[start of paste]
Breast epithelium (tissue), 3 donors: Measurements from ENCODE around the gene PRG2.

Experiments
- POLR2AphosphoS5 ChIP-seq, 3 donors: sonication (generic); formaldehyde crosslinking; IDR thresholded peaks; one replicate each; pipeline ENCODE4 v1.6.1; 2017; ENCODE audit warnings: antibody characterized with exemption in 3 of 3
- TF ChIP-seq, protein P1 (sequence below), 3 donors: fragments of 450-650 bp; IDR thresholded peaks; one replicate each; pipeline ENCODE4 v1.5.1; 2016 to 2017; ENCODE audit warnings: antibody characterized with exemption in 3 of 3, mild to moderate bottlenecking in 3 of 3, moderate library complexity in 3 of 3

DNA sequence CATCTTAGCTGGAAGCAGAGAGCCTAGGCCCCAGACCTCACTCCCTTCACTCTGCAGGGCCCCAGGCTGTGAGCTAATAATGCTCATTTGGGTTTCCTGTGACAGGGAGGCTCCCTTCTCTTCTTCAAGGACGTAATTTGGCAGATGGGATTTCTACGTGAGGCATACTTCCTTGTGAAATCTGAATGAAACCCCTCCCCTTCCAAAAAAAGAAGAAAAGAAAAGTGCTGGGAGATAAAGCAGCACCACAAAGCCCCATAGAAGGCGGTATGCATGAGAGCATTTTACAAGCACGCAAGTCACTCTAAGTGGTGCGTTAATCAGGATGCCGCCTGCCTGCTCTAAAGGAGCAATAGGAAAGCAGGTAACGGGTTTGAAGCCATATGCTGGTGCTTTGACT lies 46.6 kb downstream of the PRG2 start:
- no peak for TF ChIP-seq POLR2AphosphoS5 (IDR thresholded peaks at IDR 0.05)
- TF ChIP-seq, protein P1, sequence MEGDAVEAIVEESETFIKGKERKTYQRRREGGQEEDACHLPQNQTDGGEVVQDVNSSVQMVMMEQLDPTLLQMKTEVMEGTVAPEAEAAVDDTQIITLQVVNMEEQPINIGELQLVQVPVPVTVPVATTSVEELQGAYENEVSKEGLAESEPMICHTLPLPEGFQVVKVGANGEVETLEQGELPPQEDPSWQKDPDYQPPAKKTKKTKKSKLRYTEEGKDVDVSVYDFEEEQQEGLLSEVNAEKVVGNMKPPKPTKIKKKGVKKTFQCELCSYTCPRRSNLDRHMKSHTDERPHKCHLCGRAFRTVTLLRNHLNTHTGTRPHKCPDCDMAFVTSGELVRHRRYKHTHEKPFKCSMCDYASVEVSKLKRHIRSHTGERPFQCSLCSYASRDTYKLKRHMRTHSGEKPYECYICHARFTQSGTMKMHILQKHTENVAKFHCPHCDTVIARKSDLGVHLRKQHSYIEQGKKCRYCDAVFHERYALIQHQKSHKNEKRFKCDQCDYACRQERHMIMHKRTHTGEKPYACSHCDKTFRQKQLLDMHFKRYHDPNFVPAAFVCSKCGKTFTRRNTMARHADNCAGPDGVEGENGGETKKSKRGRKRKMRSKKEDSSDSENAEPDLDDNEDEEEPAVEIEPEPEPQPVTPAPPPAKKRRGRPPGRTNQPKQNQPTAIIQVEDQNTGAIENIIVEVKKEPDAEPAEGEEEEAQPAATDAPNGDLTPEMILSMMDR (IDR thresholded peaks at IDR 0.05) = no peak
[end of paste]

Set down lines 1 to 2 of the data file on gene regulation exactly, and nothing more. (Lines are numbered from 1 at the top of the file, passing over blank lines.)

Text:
Breast epithelium (tissue), 3 donors: Measurements from ENCODE around the gene PRG2.

Experiments